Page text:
To be healthy, one must take control of their diet. It’s a proven fact that fast food and health problems are linked but the real culprit is the consumer’s inability to take control of his or her own eating habits. Online there is lots of evidence backed up by study after study that fast food not only contributes to obesity and diabetes in children and in teens, but is an alarming health problem.
While the facts are alarming they are not surprising. One can only look to the advertising gimmicks the fast food chains put out to snare and to tempt the taste buds of hungry and often unwary youngsters. The whoppers and the multi-layered sandwiches topped with several different kinds of cheese and bacon and gravy and containing enough calories to sustain one for a whole day is proof enough that kids and grownups alike are overeating.
Although it is not their fault. If there is a fault it is in the demand of a consuming world that demands and gets what it wants. What it wants is tasty food that is easy on the pocketbook and is fast and quick. They don’t want to wait around. After all they must be at work in half an hour and to have to wait around for their morning coffee and sausage and egg biscuits is out of the question.
The businesses that cater to this type of thinking know what they are doing. If, as an example, Speedway should insist that their early morning customers eat breakfast at home and eat healthier, they would lose money. They would not only stop buying their breakfast but would not buy their gas there either. Pretty soon they would be out of business.
What’s the answer? The answer is more responsible consumers. The answer is not more and more food but more and more education not on how the fast food industry is causing health problems but on how to resist these harmful temptations. It is educating ourselves and our children to the dangers of consuming more calories than our bodies can and how to get plenty of exercise.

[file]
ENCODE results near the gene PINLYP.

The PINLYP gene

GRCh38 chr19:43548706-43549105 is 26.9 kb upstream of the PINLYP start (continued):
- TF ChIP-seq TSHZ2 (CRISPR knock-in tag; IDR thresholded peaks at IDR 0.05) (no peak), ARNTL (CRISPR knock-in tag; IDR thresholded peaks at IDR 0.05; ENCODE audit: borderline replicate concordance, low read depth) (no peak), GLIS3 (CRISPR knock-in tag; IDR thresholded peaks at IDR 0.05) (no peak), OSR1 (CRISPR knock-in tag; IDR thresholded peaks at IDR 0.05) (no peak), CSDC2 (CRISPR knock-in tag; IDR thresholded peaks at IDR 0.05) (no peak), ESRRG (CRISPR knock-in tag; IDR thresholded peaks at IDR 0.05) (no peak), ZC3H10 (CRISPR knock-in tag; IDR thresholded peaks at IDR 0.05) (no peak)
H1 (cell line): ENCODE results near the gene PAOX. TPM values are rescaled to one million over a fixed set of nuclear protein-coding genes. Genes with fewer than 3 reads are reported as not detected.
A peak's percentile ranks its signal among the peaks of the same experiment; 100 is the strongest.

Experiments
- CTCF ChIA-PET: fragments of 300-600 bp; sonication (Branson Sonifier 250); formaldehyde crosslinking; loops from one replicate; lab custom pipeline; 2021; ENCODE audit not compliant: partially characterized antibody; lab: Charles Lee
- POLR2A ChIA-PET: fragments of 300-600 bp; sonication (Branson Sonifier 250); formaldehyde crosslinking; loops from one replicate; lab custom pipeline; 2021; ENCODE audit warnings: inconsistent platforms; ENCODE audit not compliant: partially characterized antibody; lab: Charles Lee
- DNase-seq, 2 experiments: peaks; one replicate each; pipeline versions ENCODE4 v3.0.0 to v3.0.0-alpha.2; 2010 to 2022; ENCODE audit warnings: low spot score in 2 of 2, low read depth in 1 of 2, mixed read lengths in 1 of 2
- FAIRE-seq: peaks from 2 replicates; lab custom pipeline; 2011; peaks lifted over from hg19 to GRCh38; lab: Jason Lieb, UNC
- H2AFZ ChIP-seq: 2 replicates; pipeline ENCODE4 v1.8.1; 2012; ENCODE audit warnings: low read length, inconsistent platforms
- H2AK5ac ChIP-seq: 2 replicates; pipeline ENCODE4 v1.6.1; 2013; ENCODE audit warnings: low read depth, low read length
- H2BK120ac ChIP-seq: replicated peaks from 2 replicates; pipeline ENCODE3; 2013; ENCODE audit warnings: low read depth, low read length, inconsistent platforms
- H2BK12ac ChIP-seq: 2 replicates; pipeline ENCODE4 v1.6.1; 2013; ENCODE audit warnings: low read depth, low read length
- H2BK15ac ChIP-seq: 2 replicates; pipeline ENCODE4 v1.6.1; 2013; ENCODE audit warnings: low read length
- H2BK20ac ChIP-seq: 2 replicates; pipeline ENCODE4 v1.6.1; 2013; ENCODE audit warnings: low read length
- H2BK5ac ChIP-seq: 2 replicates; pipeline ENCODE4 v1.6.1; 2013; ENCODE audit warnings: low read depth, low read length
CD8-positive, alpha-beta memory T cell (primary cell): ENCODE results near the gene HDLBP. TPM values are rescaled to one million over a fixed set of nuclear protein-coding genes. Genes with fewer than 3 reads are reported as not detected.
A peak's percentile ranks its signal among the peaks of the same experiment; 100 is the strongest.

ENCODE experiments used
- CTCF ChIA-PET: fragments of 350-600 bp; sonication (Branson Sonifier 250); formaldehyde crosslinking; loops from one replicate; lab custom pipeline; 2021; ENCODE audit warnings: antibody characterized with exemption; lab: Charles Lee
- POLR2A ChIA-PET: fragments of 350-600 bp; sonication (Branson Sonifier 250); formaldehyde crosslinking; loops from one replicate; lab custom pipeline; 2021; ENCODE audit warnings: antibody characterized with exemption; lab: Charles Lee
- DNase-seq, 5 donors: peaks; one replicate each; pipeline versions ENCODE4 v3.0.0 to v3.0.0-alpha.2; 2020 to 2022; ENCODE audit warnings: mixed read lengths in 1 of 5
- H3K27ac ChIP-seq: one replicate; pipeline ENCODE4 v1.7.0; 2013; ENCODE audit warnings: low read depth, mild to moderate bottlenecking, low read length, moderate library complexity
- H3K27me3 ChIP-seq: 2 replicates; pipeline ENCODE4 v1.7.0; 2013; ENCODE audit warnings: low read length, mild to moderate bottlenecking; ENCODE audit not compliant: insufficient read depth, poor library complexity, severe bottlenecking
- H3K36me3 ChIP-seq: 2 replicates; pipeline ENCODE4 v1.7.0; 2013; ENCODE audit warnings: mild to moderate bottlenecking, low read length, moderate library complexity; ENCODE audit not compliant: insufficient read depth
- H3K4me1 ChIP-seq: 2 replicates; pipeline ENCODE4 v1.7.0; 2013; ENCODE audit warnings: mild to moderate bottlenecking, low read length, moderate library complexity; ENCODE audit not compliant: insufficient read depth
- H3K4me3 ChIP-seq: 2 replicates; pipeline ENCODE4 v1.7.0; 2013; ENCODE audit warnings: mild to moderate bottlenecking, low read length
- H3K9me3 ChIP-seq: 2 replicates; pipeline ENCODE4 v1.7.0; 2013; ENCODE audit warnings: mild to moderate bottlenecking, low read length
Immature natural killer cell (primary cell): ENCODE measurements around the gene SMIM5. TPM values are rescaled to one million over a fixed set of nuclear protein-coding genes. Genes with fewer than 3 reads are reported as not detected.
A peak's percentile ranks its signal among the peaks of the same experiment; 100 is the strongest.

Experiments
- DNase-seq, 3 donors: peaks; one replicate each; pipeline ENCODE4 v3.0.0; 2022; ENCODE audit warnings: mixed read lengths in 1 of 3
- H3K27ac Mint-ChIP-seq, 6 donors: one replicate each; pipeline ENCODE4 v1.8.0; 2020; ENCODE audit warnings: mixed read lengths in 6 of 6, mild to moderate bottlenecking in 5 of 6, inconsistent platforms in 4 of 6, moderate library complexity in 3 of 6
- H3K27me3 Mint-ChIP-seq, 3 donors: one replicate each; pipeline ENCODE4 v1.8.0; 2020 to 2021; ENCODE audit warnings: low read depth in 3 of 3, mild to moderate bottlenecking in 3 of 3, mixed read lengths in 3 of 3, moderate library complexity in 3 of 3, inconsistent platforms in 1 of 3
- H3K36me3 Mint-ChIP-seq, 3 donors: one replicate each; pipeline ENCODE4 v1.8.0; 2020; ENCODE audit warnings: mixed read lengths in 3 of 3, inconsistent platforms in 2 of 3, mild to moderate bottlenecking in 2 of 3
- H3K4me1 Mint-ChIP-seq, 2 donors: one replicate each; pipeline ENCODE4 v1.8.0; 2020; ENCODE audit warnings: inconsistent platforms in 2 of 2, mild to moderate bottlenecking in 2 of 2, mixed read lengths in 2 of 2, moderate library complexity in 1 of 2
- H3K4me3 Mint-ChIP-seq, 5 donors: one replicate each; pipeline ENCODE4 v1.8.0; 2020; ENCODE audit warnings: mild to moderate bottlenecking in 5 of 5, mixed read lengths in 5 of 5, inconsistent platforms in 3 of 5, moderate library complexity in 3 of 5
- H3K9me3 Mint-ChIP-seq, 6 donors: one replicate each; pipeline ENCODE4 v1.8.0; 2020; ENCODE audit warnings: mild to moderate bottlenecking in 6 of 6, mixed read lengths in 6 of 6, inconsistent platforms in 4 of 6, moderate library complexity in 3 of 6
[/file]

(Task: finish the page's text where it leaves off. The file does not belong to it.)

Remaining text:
The lure of fast food is in its ability to satisfy a hunger and to satisfy it fast. You could almost say it is addictive. You stop by a fast food joint on your way home and gorge yourself with a tasty burger and fries and a cola and the immediate relief of the hunger registers with your bodily messaging system a good feeling. An added bonus is there is no dinner to prepare and there’s no dishes to wash. The next time you are hungry you remember and want a repeat.
In times past, the good old days were not really so good, but they kept most people trim. People still were hungry and had to eat, but meals were usually served at certain set times and the food was wholesome but oftentimes boring. It satisfied hunger but did not give rise to excessive cravings as the food of today does.
Besides, most teenagers could only afford to eat at home or take their lunch with them. In between meals they often were employed in activities that burned off more calories than work now days burn off. So, what do we do? A once in a while stop off at a fast food place is nothing to worry over but making it a two or three times weekly, or even far worse, almost a daily event, is a big whopping mistake.
One way to not overeat is to eat slowly. Take small bites and chew your food properly and give your stomach a break. Put time in between the bites and make your meal last at least twenty minutes or more. Drink lots of water and leave off the soft drink. It is full of calories and is not health promoting at all.
Give your body time to know that you are no longer hungry. If you consume your food too fast you overeat because if you eat fast and eat until you no longer feel hungry, you have overeaten. The incentive for leaving the table still feeling hungry is not having to later put up with the symptoms of overeating. You know the feeling: it’s like having the after Thanksgiving dinner blahs after every meal.
Fast food with the large amount of calories is enticing, but don’t blame the supplier, they are in business to make money. They do this by giving customers what they want. If fast food is less demanded, then there will be less of it.
Collins, Karen RD, “Are You Supersizing Yourself with Fast Food”? Jan.12, 2006 MSNBC